SB: In terms of hybridity between sort of real-world experiences and digital experiences, Gordon mentioned one of our outputs, which is these 3D interactive visualizations of spaces at Windsor castle. And we were certainly envisioning those when we started as something which would allow you to interact with these spaces in a different way when you were in the space. So we were imagining that hybridity, if you like, between experiencing the space live and experiencing it digitally and that you would be able to think about that overlay between the room as it is now and the room, as it was in the 19th century and how the spatial politics of that room worked for Shakespeare performances. And then because of the huge interest in 3D visualizations and virtual versions of real spaces that’s happened as a result of the pandemic, people will respond differently to those properties and probably more of them will be experiencing them exclusively as virtual properties. We’ll have to think about how that changes what we, what sort of packaging, we need to give them, what textual guides and introductions are necessary when you’re thinking about those spaces as spaces that you’re experiencing exclusively virtually rather than as a comparison with a real space.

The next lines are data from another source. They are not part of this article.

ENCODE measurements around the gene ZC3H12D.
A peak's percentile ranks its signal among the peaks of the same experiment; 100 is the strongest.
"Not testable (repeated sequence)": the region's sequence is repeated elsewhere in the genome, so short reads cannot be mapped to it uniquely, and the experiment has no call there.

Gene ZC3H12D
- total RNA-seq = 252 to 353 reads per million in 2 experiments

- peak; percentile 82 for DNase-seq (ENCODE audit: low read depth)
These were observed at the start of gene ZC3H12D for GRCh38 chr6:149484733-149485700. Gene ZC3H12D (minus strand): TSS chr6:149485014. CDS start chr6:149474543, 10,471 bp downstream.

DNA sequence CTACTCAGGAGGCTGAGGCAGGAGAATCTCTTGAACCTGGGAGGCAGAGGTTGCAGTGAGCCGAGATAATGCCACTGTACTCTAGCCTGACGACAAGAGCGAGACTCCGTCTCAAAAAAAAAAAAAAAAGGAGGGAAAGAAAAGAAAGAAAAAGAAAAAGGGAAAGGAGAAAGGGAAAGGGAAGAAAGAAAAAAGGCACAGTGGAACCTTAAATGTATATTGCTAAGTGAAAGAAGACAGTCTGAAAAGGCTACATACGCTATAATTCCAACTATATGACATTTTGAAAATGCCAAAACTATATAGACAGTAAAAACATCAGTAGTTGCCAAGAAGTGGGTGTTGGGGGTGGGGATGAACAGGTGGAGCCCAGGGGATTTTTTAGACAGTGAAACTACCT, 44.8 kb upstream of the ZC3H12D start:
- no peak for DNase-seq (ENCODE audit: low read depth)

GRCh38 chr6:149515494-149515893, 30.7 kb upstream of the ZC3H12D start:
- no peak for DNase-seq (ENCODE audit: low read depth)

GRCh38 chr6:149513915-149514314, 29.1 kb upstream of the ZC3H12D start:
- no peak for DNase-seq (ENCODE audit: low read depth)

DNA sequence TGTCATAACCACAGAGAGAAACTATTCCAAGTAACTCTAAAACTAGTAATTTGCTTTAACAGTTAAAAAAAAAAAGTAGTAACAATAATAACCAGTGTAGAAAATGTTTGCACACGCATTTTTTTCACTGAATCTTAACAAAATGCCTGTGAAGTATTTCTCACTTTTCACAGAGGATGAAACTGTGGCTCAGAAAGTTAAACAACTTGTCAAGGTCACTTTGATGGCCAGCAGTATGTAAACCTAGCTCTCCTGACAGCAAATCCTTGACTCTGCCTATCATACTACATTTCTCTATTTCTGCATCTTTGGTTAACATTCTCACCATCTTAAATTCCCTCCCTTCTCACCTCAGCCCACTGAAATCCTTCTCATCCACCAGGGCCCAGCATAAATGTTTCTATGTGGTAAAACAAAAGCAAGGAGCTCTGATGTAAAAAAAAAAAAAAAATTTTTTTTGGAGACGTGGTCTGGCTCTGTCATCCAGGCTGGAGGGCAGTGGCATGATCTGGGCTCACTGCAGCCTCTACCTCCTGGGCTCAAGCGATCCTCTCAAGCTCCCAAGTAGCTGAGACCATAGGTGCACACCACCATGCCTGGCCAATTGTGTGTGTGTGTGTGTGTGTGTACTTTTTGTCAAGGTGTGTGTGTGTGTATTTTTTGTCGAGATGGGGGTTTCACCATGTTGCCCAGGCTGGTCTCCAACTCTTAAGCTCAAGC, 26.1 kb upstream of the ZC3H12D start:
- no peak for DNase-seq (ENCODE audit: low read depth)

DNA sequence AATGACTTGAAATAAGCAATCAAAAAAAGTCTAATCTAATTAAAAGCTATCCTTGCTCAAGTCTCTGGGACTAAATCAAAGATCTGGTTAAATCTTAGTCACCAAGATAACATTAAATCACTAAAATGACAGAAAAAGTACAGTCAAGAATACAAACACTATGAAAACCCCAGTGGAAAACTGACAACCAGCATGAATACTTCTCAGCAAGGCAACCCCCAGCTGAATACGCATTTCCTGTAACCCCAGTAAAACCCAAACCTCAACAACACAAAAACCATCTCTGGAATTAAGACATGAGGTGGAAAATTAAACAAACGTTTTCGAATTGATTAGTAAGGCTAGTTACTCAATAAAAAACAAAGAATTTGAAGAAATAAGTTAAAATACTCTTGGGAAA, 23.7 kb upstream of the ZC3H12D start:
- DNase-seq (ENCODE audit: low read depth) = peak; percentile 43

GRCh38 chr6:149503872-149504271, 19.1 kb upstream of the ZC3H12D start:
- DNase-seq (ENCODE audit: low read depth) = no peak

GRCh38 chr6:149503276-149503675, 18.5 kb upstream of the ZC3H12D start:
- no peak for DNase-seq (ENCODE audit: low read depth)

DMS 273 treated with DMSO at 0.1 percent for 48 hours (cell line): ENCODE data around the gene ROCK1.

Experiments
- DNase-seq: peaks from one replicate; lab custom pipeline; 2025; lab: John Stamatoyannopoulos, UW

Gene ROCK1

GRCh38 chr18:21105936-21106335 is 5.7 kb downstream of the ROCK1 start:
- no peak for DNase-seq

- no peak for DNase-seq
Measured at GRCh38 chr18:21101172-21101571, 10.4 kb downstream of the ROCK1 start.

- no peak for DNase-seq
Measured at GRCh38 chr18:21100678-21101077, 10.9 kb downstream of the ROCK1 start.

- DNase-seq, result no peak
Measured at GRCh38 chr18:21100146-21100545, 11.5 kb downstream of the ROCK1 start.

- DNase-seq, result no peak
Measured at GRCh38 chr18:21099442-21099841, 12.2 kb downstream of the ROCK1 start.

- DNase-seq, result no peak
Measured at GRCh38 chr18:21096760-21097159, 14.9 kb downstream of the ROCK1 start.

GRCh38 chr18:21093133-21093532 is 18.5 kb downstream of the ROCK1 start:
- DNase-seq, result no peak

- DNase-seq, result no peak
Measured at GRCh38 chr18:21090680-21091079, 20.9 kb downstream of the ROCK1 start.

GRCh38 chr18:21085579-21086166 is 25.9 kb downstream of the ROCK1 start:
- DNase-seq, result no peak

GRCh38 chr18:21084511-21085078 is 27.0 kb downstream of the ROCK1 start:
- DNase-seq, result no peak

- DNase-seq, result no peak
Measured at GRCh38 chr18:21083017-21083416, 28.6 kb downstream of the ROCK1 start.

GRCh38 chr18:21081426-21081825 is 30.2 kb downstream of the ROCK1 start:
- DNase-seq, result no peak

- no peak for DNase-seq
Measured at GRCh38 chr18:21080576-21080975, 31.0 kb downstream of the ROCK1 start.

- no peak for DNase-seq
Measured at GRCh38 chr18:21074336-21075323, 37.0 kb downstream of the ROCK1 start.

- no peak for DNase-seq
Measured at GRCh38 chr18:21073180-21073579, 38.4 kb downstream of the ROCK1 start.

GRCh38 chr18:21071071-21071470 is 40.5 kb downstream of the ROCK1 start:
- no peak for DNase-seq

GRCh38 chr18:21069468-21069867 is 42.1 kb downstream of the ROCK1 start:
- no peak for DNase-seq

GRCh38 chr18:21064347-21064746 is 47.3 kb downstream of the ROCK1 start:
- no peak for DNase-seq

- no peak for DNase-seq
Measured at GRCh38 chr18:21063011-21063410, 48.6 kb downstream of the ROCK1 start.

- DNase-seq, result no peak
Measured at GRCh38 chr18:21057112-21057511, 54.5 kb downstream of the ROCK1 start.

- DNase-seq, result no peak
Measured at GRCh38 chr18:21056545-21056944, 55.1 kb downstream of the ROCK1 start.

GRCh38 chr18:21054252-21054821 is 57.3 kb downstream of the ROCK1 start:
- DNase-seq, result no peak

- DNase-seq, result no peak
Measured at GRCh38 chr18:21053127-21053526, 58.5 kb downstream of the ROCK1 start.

KR: Over the last year everyone’s got much more used to online, and I think people’s dexterity, say, with our visualizations is going to be better because everyone’s spent all year looking at and manipulating things online and [paying attention to] which gallery has got the best whizzy digitized version of its collection so, on the one hand, that facilitates that and on the other hand, I worry that it won’t be quite as distinctive as it would have been? So, and I hadn’t really thought about that, actually, before this this conversation, that that’s a real pro and con side to all this.

CMcM: Brilliant. This is all the time we have. Let’s see what Zoom auto transcription does to our conversation!

Notes

*impact under the UK’s Research Excellence Framework, refers to how research affects, changes, or benefits society outside of academia.

EPQ within the UK’s education system, an additional piece of research that students can undertake alongside their A levels – qualifications taken in the last year of secondary school – for additional credit

SHAKESPEARE IN THE ROYAL COLLECTION: DOING MATERIAL RESEARCH BY ZOOM (Part 1)

When the first lockdown was announced in the UK in March 2020, the ETS team was forced to urgently confront questions connected to archival access. Questions about who has been left out of early modern archives, how and why were already built into our project but became much more pressing. With these issues came broader questions of how we might rebuild inclusive archives and libraries after the pandemic – both ones used by scholars and more generally.

We decided to reflect on our pandemic experience in conversation with other archival projects, to share resources and solutions to some of the obstacles that the pandemic created, and to think about the social and cultural roles that libraries and archives play in research, learning, and community building.